The purpose of this paper is to trace the origins of “Japanese management” and explain how it was institutionalized. This historical overview aims to help readers to better understand and evaluate recent events and reforms.
The paper reviews the major literature of management history in Japan and conceptualizes these works into a framework of four main paradigms characterizing the production systems, behavioural elements, organizational structures and strategy of large Japanese companies.
Japanese management thought evolved in a developing nation and primarily in the manufacturing sector. The scientific management paradigm was dominant from the start of modern industry in Japan and its endurance is explained by its profound embeddedness in the Japanese business system. The need for change (e.g. in strategy) is identified, but as Japan has proved reluctant in the past to shift away from the efficiency concept, effecting reforms may remain difficult in the future as well.
The paper challenges readers to consider the future of longstanding Japanese management practices in an economy that is undergoing rapid change and is increasingly moving toward service and knowledge‐intensive industries.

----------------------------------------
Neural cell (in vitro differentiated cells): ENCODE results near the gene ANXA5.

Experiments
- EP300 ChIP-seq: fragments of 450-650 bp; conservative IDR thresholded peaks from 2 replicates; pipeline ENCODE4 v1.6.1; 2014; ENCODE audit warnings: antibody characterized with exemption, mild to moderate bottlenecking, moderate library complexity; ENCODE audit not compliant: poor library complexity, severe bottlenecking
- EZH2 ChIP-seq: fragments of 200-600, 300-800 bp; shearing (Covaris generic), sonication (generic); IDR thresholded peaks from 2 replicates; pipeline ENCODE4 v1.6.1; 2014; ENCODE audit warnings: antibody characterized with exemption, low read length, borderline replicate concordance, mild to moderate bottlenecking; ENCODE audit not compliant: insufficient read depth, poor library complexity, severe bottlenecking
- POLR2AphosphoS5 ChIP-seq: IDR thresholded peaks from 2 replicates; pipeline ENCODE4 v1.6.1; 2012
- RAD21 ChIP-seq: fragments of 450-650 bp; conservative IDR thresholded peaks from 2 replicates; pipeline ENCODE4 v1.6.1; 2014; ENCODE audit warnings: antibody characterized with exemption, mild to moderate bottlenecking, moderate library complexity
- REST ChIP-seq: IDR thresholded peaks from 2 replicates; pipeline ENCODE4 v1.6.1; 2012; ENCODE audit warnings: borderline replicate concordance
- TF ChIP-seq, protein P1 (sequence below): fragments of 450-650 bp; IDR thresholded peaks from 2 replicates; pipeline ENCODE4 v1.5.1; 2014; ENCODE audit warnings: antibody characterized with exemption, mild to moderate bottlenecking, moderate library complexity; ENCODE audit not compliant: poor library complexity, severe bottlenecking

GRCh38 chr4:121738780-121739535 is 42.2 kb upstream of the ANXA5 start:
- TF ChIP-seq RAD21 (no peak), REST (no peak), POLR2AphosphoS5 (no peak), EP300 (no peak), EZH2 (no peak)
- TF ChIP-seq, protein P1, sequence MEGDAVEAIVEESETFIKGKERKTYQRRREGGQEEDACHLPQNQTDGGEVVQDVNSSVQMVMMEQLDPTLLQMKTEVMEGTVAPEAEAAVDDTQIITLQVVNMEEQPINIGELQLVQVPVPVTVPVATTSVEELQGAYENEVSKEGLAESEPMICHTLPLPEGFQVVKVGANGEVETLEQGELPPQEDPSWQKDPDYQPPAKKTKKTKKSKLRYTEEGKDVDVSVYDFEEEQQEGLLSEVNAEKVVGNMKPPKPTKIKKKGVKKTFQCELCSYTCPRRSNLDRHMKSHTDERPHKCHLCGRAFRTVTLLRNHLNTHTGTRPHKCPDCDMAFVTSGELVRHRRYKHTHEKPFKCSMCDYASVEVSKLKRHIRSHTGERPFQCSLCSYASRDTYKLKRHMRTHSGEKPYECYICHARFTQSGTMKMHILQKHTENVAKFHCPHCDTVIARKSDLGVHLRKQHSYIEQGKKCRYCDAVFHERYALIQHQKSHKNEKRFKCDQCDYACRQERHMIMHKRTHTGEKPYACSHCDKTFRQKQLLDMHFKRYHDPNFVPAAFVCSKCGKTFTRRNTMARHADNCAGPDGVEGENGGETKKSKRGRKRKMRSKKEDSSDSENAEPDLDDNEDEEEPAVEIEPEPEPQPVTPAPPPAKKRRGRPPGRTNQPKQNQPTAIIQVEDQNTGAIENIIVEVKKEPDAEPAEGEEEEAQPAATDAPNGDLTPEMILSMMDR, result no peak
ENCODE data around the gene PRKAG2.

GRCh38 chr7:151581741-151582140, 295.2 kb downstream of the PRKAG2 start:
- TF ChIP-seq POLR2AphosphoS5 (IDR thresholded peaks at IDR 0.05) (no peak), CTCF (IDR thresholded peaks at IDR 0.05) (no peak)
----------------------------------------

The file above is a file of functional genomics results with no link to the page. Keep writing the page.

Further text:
The paper highlights the need to follow closely the current reforms and management trends in Japan, as they may lead to a decisive redesign of the traditional system more‐or‐less preserved since the Second World War. Following its logic on strategy, firms may reinforce their reorientation from pure cost‐leadership goals.
This paper deals with management history in Japan as the emergence of four basic paradigms, where the fourth is newly identified here. The paper will be helpful to academics who study management history as well as current management practices in Japan. Practitioners will benefit by understanding the roots and applicability of methods being currently used.
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